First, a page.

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Vehicle Registration

Whether you are buying a new or used vehicle, inheriting one, or just need to title and registration a vehicle you have had in your possession already, you may find the process daunting. Essentially, it is just a completion of paperwork and payment of fees but making sure that everything is filed correctly and in a timely manner is where complications can arise. There are many a cases of people making 3 or more trips to their DMV, RMV, or MVD when the proper documentation is not provided or filing errors are made. If you know what to expect and what you will need, you can avoid wasting time and even money.

If you need to RENEW your vehicle registration, visit this link.

Registering Your Vehicle

Many drivers interchange this term to mean both or just one. What’s important to remember, is that your registration or tags are always composed of three things. When you register a vehicle, you are usually provided a registration card, metal plate and sticker(s). While the plate is not replaced often, the registration card and sticker are and usually every 12 or 24 months depending on the state you are in and what renewal terms they offer. Plates and stickers are often referred to as tags. Before you can register your vehicle, your vehicle will probably need to:

  • Present the title which will need to be in the name of at least one of the people whose name will appear on the registration. If only one person will appear on the registration, that usually has to be the same person that appears on the title.
  • Personal identification in the form of a driver’s license. Many states will not accept any other form of identification since, if you are registration a vehicle which indicates that you plan to operate it on the road, the registered owner should be licensed to drive.
  • Any state inspection requirements be met such as for smog output must be completed before a vehicle can be registered and before it can be renewed each term in some cases. In many states, this record is updated digitally by the agencies that do the inspections. In other states, you may need to have an inspection certificate of some type
  • Provide proof of insurance. The minimum coverage requirements vary by state and sometimes by vehicle. It is important to consult with an insurer licensed in your state about what you will need and what you may want to add above and beyond the minimums.
  • Proper form of payment of required fees which may a money order, check, credit card, or other form as outlined by the DMV in your state.

It is important to remember that you must renew your registration every 6, 12, 24, or 36 months. Many states provide the option to renew for shorter or longer time frames an expiration dates are listed on the registration card. Expiration dates vary by state and can be associated with the registered owner’s birthday as is the case in Florida. In states like California, the expiration date is every year on the day the vehicle was first registered. Check with your state DMV, RMV, or MVD for more information on this. Registrations usually cannot be transferred.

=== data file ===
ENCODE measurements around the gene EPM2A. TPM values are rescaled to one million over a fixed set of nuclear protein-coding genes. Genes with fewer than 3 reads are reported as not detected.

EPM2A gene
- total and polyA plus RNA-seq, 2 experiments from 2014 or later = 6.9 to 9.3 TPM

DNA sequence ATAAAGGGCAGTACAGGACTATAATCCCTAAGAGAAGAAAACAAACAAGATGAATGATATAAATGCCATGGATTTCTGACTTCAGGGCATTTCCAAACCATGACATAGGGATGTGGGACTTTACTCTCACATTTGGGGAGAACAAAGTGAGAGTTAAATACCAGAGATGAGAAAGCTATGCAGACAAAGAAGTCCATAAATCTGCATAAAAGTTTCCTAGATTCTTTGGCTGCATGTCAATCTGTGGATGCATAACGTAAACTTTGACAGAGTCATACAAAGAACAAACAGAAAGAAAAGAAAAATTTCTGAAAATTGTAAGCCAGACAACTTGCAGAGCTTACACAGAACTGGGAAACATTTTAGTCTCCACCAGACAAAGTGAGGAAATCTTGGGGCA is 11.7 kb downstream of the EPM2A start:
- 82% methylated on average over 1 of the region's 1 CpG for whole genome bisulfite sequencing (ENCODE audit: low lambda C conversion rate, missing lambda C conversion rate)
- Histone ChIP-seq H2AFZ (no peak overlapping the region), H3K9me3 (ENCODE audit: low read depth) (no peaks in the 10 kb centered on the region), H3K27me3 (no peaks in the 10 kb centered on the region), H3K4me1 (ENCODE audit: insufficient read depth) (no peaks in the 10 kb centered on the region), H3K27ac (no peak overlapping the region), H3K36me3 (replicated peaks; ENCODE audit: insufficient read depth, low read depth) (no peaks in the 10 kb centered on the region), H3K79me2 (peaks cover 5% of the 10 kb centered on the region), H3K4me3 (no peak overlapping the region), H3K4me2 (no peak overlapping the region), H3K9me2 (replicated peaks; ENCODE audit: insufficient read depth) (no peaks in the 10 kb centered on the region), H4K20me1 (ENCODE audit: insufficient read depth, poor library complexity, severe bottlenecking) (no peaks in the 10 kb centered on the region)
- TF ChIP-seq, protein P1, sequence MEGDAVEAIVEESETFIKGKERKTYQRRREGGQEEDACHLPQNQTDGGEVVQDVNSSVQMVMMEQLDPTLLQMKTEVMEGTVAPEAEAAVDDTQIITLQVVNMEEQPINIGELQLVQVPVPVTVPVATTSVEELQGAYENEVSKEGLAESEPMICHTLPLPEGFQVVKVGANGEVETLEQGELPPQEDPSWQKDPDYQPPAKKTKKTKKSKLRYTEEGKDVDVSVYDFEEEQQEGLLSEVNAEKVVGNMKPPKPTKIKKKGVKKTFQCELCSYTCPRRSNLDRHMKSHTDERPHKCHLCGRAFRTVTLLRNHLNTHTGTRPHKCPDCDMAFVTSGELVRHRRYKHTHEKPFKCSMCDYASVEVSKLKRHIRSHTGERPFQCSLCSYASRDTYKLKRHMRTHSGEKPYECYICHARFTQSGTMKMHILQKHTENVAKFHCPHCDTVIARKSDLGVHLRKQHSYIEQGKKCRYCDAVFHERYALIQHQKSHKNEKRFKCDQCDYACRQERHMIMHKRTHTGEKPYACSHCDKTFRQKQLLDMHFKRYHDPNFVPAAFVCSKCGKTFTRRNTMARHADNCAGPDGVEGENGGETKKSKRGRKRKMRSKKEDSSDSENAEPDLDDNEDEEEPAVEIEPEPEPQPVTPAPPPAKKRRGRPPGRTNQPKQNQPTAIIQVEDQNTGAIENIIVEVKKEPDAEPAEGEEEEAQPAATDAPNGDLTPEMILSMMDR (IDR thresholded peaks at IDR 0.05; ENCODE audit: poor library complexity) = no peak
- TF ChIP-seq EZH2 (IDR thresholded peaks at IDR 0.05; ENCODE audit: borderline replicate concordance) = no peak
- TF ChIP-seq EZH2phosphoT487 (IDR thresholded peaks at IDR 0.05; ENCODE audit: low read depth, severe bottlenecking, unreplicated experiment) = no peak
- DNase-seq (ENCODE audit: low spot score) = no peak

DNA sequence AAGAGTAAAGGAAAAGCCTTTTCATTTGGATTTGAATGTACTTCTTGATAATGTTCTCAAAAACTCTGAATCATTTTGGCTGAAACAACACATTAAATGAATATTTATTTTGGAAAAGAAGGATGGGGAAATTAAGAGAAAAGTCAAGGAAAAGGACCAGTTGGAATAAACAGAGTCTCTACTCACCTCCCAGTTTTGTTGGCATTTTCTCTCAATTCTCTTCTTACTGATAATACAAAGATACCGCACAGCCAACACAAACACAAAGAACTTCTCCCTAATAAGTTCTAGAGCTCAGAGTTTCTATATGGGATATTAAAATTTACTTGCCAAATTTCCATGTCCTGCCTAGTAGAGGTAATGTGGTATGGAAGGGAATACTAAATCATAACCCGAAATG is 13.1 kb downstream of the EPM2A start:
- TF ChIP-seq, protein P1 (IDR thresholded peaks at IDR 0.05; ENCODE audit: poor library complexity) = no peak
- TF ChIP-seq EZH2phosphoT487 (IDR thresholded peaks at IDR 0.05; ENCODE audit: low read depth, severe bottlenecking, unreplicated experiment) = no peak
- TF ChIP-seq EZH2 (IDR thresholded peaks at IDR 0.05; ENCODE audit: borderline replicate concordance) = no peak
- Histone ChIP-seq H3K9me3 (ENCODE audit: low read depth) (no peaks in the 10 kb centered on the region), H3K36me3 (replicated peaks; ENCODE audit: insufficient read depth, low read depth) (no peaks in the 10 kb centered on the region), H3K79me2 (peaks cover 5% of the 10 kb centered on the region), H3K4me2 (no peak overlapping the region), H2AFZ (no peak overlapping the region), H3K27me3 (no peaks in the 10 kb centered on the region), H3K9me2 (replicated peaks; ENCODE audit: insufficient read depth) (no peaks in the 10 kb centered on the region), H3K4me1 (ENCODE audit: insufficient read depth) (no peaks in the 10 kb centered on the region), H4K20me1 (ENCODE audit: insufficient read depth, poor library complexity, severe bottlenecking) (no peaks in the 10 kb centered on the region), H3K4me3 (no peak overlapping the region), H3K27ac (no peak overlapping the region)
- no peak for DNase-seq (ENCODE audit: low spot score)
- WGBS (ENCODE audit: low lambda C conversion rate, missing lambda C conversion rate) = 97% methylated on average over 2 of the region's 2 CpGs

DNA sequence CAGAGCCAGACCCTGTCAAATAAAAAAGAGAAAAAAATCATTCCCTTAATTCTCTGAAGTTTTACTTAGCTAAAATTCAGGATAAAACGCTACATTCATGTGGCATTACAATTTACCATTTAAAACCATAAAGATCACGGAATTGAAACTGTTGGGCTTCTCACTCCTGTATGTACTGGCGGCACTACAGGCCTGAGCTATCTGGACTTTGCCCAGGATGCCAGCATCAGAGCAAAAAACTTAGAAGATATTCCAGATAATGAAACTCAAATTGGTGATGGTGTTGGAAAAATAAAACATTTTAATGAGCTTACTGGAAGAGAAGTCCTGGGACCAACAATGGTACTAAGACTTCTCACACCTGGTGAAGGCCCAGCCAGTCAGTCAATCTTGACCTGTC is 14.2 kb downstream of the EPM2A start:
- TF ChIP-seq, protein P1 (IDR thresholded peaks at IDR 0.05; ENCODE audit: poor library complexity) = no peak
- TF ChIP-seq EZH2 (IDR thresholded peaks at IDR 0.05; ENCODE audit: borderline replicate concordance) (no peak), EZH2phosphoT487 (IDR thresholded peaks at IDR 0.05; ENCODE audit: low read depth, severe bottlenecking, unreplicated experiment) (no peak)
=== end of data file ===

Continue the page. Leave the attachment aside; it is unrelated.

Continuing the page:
New Titles and Title Transfers

The vehicle title is the document that establishes ownership of the described vehicle. Every vehicle has a unique VIN (Vehicle Identification number) which appears on the title along with make, year, and owner name(s) among other things. Titles are issued by the state agencies in charge of motor vehicle services and will bear that state’s mark of approval. Title transfers are done for a number of different reasons including:

  • When you purchase a vehicle from a dealership or private party. Dealerships will usually handle of the paperwork for you. Private sales will require the new owner to complete the title transfer in person.
  • When you are gifted or inherit a vehicle. This may happen when a family member decides to gift the vehicle to you or if a family member dies and you inherit that asset as outlined in documents like a will.
  • When a name change is required, such as after a divorce, a death, or completion of payment for a financed vehicle. Secondary owner’s need to be removed who should no longer appear on the title.
  • When you move to a new state and want to be issued an in-state title. While this is usually not required by most states, you may choose to do so in order to avoid restrictions on selling or transferring the vehicle within that state in the future.

While most people are accustomed to paper titles, technology has made it possible to have titles electronically filed. In such cases, a paper title may never exist until the request is made to print one. Electronic titles typically originate from dealership transactions on new cars. Paper titles, sometimes called pink slips because they used to be printed on pink paper, are not required in many states unless a transfer is being done. A vehicle title only provides proof of ownership. While each state differs, some of the common information and documents require include:

  • Personal identification in the form of a driver’s license or other state issued ID
  • A paper title signed by the previous owner if it’s a transfer from one person to another
  • Proper form of payment of required fees which may a money order, check, credit card, or other form as outlined by the DMV in your state.

You can choose to only title your vehicle and avoid registering it. However, all states require that you obtain registration for your vehicle should you choose to drive it on public roads.